Radio Times is chuffed that Mark Gatiss is calling his drama about Doctor Who’s birth An Adventure in Space and Time. This was the tagline RT printed on the billing for episode one in 1963 and indeed on all 253 editions in the 60s. For Gatiss, the 90-minute special (filming now and due to air in November on BBC2) is “quite simply a dream come true”. He describes it as “the story of how an unlikely set of brilliant people created a true television original”.
David Bradley (Argus Filch in the Harry Potter films) is playing William Hartnell, the actor who was initially reluctant to take on the role of the mysterious time traveller. He soon fell in love with the character and was sad to leave in 1966. He died in 1975. Bradley says when Gatiss offered him the part, “I almost bit his hand off.” Our first picture of Bradley in character shows him on the second day of shooting last week, with Lesley Manville as Hartnell’s devoted wife, Heather.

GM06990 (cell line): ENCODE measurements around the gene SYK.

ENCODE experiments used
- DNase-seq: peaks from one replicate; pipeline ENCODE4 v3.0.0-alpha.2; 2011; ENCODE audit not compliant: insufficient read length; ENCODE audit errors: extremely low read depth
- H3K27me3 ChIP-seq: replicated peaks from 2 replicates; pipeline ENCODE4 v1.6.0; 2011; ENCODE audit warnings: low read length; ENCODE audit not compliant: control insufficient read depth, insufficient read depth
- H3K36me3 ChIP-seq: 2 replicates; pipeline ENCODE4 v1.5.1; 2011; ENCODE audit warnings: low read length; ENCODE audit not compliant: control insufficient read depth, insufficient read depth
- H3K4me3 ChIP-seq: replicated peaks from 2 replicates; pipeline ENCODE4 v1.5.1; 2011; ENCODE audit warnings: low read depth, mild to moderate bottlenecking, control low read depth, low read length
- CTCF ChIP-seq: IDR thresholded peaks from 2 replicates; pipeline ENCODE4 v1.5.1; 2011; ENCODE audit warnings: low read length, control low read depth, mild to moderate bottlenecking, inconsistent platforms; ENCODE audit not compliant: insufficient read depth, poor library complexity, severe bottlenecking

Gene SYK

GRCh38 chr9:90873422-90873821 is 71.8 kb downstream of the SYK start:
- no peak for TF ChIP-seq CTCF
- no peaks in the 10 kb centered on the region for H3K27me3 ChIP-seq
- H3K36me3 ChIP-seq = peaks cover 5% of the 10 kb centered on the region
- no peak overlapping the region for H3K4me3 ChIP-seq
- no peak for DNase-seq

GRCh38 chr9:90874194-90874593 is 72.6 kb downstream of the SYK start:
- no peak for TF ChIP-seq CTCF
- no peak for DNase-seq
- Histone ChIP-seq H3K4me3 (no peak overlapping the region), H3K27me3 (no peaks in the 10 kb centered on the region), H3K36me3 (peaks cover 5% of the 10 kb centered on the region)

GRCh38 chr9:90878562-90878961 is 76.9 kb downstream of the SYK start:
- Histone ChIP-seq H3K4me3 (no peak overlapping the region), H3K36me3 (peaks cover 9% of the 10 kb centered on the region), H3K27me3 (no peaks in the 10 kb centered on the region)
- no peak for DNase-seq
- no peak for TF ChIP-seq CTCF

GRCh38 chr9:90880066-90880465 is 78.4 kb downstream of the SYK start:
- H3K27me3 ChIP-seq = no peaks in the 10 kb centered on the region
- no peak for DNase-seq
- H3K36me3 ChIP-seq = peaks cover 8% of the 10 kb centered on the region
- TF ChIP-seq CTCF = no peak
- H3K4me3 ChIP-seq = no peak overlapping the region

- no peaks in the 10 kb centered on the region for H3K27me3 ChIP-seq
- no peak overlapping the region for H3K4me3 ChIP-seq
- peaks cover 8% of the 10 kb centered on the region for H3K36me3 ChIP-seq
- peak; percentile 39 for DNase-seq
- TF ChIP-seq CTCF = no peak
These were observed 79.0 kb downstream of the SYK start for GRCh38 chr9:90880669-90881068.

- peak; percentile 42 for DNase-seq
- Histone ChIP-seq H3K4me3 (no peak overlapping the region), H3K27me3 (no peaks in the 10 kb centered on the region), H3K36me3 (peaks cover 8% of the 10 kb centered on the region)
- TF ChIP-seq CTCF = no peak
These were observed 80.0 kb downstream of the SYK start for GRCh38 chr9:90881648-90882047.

Call the Midwife star Jessica Raine has been cast as producer Verity Lambert (then just 27), while Brian Cox (the international film star, not the prof ) is playing the “father” of Doctor Who, Sydney Newman, a flamboyant Canadian who was BBC head of drama.
The only surviving member of the quartet who created the series is Indian-born director Waris Hussein. He’s helped Gatiss with his “meticulous research” and is delighted to be a key character in the drama. “I am to be portrayed by my doppelganger, Sacha Dhawan, a handsome actor. Vanity prevails!” he jokes. Recently seen in Last Tango in Halifax, Dhawan was one of the original History Boys (in the play and movie).
Filming began on 3 February at BBC Television Centre, on what is likely to be the last drama made on the site before it’s redeveloped. Executive producer Caroline Skinner tells RT: “As the BBC moves out of TV Centre, we are moving the cast and crew for An Adventure in Space and Time in! It’s a fantastic opportunity to film this momentous story in the actual location – a little bit of television history.”
In 2011, Radio Times archivist Ralph Montagu found two long-lost episodes of 1960s Doctor Who, including Galaxy 4: Air Lock (now being released on The Aztecs DVD on 11 March). However, 106 editions (including Marco Polo, the William Hartnell classic directed by Waris Hussein) are still missing from the BBC archive. For the anniversary, RT is running a campaign to find them. If you can help, email firstname.lastname@example.org.